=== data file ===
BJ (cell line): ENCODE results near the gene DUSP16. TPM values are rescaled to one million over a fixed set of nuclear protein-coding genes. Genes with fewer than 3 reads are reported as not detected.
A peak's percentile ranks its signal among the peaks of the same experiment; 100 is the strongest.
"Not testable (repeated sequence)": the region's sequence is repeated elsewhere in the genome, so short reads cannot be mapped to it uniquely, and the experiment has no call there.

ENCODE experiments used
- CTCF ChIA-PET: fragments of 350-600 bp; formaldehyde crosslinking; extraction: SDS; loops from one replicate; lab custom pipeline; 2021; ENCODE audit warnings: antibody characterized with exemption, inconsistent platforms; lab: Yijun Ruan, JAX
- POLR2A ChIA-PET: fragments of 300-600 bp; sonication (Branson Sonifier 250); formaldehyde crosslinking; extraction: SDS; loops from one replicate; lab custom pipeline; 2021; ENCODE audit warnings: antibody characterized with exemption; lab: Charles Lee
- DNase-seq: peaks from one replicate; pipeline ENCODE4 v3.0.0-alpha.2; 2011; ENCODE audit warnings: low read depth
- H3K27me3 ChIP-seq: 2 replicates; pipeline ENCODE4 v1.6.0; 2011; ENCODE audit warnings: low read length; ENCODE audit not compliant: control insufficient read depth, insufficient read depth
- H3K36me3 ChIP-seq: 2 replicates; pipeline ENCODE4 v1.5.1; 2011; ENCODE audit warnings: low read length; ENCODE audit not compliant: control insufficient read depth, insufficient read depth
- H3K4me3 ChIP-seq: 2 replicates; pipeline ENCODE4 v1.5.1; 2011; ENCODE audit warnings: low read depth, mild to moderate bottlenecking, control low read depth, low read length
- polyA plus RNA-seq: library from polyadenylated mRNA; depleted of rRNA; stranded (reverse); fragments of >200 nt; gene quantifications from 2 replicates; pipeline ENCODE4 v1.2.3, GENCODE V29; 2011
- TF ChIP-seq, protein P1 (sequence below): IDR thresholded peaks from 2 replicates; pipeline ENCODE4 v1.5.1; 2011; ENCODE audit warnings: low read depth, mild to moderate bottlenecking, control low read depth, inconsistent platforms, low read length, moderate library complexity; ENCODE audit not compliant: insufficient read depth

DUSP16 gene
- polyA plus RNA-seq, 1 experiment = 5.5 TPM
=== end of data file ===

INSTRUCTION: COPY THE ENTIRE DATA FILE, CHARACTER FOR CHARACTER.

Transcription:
BJ (cell line): ENCODE results near the gene DUSP16. TPM values are rescaled to one million over a fixed set of nuclear protein-coding genes. Genes with fewer than 3 reads are reported as not detected.
A peak's percentile ranks its signal among the peaks of the same experiment; 100 is the strongest.
"Not testable (repeated sequence)": the region's sequence is repeated elsewhere in the genome, so short reads cannot be mapped to it uniquely, and the experiment has no call there.

ENCODE experiments used
- CTCF ChIA-PET: fragments of 350-600 bp; formaldehyde crosslinking; extraction: SDS; loops from one replicate; lab custom pipeline; 2021; ENCODE audit warnings: antibody characterized with exemption, inconsistent platforms; lab: Yijun Ruan, JAX
- POLR2A ChIA-PET: fragments of 300-600 bp; sonication (Branson Sonifier 250); formaldehyde crosslinking; extraction: SDS; loops from one replicate; lab custom pipeline; 2021; ENCODE audit warnings: antibody characterized with exemption; lab: Charles Lee
- DNase-seq: peaks from one replicate; pipeline ENCODE4 v3.0.0-alpha.2; 2011; ENCODE audit warnings: low read depth
- H3K27me3 ChIP-seq: 2 replicates; pipeline ENCODE4 v1.6.0; 2011; ENCODE audit warnings: low read length; ENCODE audit not compliant: control insufficient read depth, insufficient read depth
- H3K36me3 ChIP-seq: 2 replicates; pipeline ENCODE4 v1.5.1; 2011; ENCODE audit warnings: low read length; ENCODE audit not compliant: control insufficient read depth, insufficient read depth
- H3K4me3 ChIP-seq: 2 replicates; pipeline ENCODE4 v1.5.1; 2011; ENCODE audit warnings: low read depth, mild to moderate bottlenecking, control low read depth, low read length
- polyA plus RNA-seq: library from polyadenylated mRNA; depleted of rRNA; stranded (reverse); fragments of >200 nt; gene quantifications from 2 replicates; pipeline ENCODE4 v1.2.3, GENCODE V29; 2011
- TF ChIP-seq, protein P1 (sequence below): IDR thresholded peaks from 2 replicates; pipeline ENCODE4 v1.5.1; 2011; ENCODE audit warnings: low read depth, mild to moderate bottlenecking, control low read depth, inconsistent platforms, low read length, moderate library complexity; ENCODE audit not compliant: insufficient read depth

DUSP16 gene
- polyA plus RNA-seq, 1 experiment = 5.5 TPM